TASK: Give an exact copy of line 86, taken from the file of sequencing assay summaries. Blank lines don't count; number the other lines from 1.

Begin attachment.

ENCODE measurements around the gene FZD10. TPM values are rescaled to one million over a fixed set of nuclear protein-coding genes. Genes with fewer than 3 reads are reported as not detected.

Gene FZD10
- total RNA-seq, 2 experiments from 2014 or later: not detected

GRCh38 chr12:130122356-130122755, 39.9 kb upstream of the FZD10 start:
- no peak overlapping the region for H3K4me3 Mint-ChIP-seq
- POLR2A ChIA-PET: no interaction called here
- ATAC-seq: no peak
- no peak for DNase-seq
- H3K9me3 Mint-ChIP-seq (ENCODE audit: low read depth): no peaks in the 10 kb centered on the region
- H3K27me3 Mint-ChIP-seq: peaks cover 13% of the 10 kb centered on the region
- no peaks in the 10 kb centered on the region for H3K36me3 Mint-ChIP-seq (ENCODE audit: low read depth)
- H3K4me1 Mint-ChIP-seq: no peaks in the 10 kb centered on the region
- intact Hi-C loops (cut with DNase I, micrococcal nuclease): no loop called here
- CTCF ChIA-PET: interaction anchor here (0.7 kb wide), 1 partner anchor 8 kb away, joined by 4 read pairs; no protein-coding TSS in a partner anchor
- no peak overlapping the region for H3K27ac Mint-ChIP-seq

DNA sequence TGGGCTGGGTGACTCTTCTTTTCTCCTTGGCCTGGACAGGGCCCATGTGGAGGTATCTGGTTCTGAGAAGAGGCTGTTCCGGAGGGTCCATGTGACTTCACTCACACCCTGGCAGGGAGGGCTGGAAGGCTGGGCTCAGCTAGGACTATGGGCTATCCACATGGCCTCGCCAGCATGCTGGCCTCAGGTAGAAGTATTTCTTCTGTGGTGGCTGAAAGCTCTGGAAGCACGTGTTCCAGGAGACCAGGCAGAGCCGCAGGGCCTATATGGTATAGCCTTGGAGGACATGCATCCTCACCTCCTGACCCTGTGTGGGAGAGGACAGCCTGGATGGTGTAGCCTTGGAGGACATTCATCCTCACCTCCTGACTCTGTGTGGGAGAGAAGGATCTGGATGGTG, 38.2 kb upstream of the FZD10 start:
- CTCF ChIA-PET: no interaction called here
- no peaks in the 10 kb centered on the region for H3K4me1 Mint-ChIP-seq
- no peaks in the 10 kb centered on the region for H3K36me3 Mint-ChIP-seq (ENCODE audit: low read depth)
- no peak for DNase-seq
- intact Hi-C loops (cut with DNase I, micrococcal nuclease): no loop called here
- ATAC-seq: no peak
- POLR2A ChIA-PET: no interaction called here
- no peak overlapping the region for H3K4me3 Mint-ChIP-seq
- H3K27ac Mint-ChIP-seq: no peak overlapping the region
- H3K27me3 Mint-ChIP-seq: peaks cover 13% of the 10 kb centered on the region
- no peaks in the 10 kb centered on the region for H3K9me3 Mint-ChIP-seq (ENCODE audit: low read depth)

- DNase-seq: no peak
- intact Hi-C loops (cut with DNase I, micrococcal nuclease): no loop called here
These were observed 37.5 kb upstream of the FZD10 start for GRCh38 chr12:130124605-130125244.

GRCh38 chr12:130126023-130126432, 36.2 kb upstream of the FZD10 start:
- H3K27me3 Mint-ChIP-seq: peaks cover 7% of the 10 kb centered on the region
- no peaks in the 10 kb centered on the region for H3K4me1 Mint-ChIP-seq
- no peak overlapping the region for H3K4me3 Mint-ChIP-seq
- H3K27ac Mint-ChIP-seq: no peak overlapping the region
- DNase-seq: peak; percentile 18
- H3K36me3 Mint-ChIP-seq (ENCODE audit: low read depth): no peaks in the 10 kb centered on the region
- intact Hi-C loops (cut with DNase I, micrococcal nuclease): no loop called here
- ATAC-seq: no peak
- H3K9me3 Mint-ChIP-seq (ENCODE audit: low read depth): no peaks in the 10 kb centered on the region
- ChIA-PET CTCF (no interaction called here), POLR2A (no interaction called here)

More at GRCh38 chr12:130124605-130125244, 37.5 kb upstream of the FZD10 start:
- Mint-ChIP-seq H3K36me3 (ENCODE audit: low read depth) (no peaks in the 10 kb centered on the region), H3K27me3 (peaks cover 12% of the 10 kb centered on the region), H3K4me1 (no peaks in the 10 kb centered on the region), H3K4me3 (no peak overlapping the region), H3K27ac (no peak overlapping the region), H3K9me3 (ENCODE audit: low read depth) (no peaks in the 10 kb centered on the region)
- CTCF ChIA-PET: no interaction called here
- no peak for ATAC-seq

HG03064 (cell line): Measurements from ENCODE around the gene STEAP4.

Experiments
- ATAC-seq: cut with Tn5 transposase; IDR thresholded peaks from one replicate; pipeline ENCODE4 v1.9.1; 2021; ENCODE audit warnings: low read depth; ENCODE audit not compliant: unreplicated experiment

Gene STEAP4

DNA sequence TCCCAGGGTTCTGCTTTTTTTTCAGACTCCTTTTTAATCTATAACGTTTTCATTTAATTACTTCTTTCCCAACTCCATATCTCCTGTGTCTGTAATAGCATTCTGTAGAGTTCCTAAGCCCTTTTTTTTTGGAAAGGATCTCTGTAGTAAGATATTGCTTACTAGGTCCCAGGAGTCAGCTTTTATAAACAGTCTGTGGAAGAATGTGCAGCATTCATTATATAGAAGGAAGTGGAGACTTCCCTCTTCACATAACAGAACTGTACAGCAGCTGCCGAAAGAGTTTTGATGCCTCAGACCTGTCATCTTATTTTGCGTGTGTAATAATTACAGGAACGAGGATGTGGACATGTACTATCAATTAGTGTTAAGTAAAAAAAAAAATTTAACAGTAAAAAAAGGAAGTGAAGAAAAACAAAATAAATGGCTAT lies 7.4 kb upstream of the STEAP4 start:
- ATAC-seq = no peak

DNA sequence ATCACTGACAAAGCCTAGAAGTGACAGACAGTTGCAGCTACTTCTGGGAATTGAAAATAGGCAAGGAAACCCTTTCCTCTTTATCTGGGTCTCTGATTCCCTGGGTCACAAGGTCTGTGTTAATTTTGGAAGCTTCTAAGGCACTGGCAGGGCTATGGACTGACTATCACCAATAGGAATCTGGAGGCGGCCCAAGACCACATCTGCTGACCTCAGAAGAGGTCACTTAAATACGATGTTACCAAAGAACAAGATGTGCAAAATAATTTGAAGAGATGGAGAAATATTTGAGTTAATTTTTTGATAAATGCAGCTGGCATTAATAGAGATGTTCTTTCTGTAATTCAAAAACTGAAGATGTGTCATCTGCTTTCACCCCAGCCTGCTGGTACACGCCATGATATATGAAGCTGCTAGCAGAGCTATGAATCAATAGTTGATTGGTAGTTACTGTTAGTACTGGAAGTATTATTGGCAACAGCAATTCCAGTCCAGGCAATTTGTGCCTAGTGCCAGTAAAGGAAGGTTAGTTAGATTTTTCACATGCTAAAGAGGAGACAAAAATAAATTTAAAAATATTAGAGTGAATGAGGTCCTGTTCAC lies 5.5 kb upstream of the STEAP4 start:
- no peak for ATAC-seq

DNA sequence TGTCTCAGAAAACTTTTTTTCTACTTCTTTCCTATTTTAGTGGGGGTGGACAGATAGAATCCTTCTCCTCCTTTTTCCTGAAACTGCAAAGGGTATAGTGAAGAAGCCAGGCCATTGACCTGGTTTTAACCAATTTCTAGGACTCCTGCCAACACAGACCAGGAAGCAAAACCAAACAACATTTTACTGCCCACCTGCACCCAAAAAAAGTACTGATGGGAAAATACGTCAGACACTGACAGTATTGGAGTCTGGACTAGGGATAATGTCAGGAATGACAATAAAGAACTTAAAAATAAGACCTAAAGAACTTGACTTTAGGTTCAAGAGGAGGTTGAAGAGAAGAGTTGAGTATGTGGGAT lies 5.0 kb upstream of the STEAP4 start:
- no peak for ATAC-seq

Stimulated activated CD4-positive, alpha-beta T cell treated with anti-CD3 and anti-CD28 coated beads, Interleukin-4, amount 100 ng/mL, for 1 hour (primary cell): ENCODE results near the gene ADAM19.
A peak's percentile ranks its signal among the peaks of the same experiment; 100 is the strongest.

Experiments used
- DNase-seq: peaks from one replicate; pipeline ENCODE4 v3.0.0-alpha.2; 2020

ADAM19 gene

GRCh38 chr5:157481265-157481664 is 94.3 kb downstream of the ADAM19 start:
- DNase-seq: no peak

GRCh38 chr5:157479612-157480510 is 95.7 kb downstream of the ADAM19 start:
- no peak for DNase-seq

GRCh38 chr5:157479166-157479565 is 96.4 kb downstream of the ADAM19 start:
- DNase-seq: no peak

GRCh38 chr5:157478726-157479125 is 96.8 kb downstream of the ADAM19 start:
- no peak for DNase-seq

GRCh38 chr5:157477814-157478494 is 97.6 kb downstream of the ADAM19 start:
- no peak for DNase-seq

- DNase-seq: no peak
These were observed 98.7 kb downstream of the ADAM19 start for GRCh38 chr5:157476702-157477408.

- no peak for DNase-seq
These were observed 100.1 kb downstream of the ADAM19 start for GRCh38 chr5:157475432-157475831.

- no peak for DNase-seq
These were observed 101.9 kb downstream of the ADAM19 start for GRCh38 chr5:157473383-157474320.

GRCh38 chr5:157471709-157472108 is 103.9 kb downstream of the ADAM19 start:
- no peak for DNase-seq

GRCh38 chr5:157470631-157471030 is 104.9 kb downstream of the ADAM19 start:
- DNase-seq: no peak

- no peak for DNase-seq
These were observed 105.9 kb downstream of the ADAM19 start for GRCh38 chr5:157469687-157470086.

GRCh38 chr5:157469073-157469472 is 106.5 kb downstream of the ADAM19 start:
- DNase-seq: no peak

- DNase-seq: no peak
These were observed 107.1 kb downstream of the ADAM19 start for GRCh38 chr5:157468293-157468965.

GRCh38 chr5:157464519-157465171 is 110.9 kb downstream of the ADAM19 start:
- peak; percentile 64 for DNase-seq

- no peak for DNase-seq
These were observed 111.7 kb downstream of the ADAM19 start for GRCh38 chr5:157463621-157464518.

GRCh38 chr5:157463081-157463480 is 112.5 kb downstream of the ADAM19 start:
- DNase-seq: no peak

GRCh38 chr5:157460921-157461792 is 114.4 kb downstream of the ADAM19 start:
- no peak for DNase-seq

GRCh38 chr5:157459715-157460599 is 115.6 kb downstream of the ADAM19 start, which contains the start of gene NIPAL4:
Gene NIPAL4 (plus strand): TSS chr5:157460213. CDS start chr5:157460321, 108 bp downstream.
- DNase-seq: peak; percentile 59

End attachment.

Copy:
These were observed 107.1 kb downstream of the ADAM19 start for GRCh38 chr5:157468293-157468965.